Reading the Newsfeed on Facebook this morning led me to a quote posted on the Life Is Good page. In honoring Dr. Martin Luther King, Jr. today the folks at Life is Good selected these words:
The quality, not the longevity, of one’s life is what is important.
-Martin Luther King, Jr.
We know this to be true, yet I am still struck by the number of people who are focused on life at the office, looking ahead at the retirement account planning and dreaming of ‘someday’. I understand the importance of all these things: planning for the future is an important part of creating it, but not at the risk of running out of time to enjoy today.
As many pithy posters on social networks have said, ‘someday’ is not a day of the week. Nor does it need to be part of your business vocabulary. We helping professionals are the first to understand that life is indeed short, that nothing beats the value of a moment spent with someone we care about and that when all is said and done, those moments will magically add up to a ‘great life’ that gets reported in our own obituaries.
The Life Is Good story actually began with two brothers, Bert and John Jacobs, who hawked t-shirts on the streets of Boston, even selling door-to-door in college dorms up and down the East coast and out of a small van until things got, well, good for them.
Today the company is approaching $100 million in business, expanding its number of distributors and shipping product to more and more countries, spreading their message of optimism to a planet that needs it now more than ever. Now that is good.
Think about it. What if we explored each area of life and started with a premise that my finances are good, my relationships are good, my health is good, my career is good and so forth? What would need to happen in order for each of those statements to be true for you? Your answers can become the foundation for a New Year of prosperity, peace and positive choices.
Can it be good even if it is bad? Let’s face it, not every day will be peachy. Deadlines will still loom, clients and customers will demand more and more from you and cash flow pressures will still be there. But how we respond can be good. And that response can model for others that we continue to learn from our mistakes, and grow from them.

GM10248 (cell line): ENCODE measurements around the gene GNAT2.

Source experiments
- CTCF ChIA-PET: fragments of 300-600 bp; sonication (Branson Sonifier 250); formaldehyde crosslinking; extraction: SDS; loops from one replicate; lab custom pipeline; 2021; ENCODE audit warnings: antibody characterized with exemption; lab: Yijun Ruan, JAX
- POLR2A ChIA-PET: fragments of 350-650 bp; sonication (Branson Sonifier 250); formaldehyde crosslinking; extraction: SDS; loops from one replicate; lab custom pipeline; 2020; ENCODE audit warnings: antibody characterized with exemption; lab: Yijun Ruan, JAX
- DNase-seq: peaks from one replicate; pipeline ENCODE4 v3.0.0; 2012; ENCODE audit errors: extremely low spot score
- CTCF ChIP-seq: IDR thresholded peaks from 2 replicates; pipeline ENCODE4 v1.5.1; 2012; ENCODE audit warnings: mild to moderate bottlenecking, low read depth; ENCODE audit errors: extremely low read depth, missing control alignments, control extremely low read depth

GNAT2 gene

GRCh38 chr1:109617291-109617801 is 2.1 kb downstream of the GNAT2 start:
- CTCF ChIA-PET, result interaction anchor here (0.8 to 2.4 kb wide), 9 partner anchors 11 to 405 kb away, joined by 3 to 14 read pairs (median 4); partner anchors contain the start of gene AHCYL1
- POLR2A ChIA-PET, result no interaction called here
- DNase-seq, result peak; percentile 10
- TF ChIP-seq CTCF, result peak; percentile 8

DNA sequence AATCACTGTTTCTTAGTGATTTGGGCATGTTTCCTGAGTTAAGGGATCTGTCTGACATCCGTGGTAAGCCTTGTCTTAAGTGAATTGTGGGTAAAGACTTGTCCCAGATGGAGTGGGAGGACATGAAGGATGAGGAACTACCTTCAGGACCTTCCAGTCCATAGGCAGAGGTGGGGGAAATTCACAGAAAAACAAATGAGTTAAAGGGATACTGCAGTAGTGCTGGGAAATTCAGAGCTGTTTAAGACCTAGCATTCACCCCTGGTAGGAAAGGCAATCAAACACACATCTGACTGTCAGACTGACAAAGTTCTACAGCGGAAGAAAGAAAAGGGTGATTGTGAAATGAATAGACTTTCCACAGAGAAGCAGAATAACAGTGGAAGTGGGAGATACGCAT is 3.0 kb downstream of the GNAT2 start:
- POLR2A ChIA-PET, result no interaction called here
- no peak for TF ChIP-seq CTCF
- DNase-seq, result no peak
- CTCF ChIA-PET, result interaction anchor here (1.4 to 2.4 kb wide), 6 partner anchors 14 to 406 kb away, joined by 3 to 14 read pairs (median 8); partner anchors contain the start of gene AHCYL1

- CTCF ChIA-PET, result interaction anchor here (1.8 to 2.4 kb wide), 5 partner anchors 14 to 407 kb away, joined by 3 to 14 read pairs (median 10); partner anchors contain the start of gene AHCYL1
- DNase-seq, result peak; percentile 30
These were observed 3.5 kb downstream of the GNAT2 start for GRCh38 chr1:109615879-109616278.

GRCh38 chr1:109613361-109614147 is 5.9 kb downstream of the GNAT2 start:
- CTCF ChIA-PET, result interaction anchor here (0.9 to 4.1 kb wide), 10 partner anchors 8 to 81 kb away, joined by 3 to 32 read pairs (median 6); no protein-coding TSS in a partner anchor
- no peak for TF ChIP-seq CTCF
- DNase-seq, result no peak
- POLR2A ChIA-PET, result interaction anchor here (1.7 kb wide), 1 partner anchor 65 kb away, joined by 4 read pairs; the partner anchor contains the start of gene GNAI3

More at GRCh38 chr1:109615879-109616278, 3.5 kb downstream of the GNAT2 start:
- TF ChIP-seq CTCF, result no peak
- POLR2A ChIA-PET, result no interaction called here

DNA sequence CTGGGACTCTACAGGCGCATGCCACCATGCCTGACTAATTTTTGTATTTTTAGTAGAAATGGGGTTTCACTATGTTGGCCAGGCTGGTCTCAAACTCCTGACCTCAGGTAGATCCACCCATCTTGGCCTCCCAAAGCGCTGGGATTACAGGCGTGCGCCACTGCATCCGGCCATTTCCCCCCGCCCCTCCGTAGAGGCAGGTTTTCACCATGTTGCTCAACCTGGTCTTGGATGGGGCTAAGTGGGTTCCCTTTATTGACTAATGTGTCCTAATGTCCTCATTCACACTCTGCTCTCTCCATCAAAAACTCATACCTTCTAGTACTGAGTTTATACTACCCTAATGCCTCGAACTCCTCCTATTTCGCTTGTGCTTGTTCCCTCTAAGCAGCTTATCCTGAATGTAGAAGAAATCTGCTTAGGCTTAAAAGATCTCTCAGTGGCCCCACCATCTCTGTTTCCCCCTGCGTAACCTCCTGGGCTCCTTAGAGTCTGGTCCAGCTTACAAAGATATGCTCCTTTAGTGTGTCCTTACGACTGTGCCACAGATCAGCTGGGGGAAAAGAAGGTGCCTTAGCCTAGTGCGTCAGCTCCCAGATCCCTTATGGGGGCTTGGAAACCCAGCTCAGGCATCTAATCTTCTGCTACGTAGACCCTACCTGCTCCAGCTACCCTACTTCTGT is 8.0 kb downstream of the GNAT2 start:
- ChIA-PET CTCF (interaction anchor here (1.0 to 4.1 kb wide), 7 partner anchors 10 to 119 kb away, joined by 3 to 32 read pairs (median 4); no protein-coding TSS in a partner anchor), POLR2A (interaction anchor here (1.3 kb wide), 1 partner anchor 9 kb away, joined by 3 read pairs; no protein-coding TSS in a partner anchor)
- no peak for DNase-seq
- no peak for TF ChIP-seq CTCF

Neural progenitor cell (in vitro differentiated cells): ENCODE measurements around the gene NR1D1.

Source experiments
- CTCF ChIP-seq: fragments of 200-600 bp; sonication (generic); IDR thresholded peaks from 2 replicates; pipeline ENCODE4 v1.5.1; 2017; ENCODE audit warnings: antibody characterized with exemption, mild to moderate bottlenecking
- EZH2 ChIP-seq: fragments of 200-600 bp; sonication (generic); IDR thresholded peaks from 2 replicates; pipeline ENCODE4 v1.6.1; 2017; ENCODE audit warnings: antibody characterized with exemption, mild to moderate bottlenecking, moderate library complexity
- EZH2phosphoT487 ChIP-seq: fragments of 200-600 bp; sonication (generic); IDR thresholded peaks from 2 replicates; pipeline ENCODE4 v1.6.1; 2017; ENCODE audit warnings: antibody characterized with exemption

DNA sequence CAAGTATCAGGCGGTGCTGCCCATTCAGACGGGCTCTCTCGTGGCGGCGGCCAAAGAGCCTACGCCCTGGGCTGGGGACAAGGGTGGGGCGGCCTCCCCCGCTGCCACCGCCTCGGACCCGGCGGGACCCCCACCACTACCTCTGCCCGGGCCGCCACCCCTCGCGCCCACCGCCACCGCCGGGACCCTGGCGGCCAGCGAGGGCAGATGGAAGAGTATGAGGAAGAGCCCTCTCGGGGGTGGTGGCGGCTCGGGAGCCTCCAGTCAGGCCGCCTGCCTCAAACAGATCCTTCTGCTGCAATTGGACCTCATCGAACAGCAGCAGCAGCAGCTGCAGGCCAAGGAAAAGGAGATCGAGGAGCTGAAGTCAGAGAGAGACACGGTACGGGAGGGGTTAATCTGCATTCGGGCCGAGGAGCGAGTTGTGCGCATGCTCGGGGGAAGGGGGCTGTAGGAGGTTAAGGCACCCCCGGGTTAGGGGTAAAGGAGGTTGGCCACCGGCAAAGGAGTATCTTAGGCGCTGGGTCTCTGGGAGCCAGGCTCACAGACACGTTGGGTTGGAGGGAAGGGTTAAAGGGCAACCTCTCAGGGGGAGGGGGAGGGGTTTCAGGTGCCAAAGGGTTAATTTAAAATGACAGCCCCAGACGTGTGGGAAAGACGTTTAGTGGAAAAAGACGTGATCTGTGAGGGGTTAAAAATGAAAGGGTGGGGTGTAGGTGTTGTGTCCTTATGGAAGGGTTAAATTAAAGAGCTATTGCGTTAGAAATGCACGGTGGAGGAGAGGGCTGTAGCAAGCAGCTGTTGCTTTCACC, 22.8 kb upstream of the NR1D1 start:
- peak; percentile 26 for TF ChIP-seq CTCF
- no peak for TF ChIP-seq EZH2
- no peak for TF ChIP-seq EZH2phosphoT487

I decided to learn more about the quirky company. Here is some business advice I took away from my research:
Optimism does work. These two brothers began their business out of a perceived need. They needed cash and people needed clothes plus a dash of hope. Their tireless efforts have paid off.
Good things take time. It took a few years for it to happen and that’s what we need to remember, too. Profits will not roll in within the first week of opening your doors. They will if you have a solid plan, show the marketplace what you’ve got and persist. You are willing to do whatever it takes to make your business successful, right?
Live your message. The Jacobs brothers embody the philosophy their products promote. Do you? What does your business stand for and how do you show it? Rectifying the two creates stronger branding and trust with your customers.
Giving back is good. I was struck by the variety of philanthropic offerings the Life Is Good company embraces. What causes do you want to support this year?
Counting money is good too. The quirky drawings have inspired solid profits for the Jacobs brothers. Obviously we’re all in business to make money, but what the Life Is Good story shows me is that when your desires and intentions match your actions and your share the blessings with others, then success comes.
And then, truly, life is good.